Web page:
The complaint also alleged that FDA inspected the defendant’s pharmacy, Franck’s Lab Inc. dba Franck’s Compounding Pharmacy, between March and May 2012.  As alleged in the complaint, FDA initiated this inspection following reports of eye infections in patients who had been administered an injectable sterile eye solution, Brilliant Blue G (BBG) and/or injectable drug products containing triamcinolone (triamcinolone drugs) that had been compounded by Franck’s Lab.  As alleged in the complaint, FDA laboratory analysis of samples of the defendant’s compounded BBG collected during this inspection revealed that the drug was contaminated with a fungus as well as other microorganisms, and these fungus-type organisms matched the clinical isolates from patients who developed eye infections after administration of this drug. 

The complaint alleged, among other things, that the defendant violated the FDCA by causing drugs to become adulterated in that they consisted in whole or in part of a filthy, putrid, or decomposed substance, while such drugs were held for sale after shipment of one or more of their components in interstate commerce and that because the defendant’s purportedly sterile drugs contained microbiological contamination, the defendant’s labeling for such drugs was false or misleading.  According to the complaint, as of March 2013, the U.S. Center for Disease Control had identified 47 cases of eye infections among 45 patients in nine states linked to exposure to the defendant’s BBG and/or triamcinolone drugs.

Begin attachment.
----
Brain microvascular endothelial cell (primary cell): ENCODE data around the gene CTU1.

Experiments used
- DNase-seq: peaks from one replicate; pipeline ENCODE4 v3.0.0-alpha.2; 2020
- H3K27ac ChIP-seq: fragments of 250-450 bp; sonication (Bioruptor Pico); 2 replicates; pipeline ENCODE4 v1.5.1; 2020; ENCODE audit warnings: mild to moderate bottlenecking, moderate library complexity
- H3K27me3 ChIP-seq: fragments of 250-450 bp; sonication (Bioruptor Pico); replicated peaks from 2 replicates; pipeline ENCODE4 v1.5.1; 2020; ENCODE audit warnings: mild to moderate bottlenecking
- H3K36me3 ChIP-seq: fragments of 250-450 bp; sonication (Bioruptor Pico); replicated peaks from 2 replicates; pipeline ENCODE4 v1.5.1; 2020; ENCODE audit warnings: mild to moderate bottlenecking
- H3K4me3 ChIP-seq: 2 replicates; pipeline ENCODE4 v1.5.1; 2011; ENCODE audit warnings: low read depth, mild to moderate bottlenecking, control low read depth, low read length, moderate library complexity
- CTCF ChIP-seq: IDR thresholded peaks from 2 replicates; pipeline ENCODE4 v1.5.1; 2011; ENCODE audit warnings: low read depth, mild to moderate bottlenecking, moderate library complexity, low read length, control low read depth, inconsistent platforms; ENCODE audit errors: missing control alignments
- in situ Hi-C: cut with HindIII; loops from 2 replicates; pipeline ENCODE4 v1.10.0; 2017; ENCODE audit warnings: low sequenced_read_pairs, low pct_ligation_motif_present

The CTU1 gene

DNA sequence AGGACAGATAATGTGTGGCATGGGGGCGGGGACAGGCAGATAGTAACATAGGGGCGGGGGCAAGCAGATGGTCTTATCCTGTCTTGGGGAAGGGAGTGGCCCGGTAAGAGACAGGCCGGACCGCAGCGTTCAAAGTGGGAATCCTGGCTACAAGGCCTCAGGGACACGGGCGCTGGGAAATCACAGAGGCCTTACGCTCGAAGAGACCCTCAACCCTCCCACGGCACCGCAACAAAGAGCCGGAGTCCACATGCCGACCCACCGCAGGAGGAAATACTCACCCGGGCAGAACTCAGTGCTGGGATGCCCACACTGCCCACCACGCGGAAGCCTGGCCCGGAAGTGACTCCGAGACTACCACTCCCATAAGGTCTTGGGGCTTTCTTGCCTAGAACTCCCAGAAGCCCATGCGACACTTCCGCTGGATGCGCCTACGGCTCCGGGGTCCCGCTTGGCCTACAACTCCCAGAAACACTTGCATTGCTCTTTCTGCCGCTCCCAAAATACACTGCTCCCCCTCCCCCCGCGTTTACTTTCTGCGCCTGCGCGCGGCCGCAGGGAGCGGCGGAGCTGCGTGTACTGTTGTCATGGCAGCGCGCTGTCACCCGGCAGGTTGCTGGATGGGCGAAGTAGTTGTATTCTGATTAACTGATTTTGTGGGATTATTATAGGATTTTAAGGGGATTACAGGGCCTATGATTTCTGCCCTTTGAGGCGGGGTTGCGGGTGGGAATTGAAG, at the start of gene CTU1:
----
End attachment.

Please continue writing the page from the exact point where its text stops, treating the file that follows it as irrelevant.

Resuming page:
In addition, as noted in the complaint, the defendant has conducted a number of recalls of drugs over the years manufactured and distributed from his pharmacies.    

As part of the proposed consent decree submitted to the court, the defendant represented that as of the date of the entry of the decree, he is not engaged in the manufacture, holding, or distribution of any drugs, nor he is causing the manufacture, holding, or distribution of drugs.  The permanent injunction provides that if the defendant intends to resume manufacturing, holding or distributing any drugs at or from his facility, he shall notify FDA in advance of doing so.

The permanent injunction includes limited, precise exceptions for drugs for animal use or any drug for which the defendant is the sponsor of a new drug application approved by FDA.

“Mr. Franck risked the health of the American public by compounding drugs under unacceptable conditions,” said Director Janet Woodcock of the FDA’s Center for Drug Evaluation and Research.  “Today’s action reflects the FDA’s continued efforts to take appropriate and aggressive enforcement action against those who put patients’ health at risk by choosing not to follow the law.”

The government is represented by Trial Attorney Roger Gural of the Civil Division’s Consumer Protection Branch, with the assistance of Senior Counsel Michele Svonkin of the Department of Health and Human Services’ Office of General Counsel – Food and Drug Division.

Consumer Protection
Press Release Number: 
Updated April 29, 2016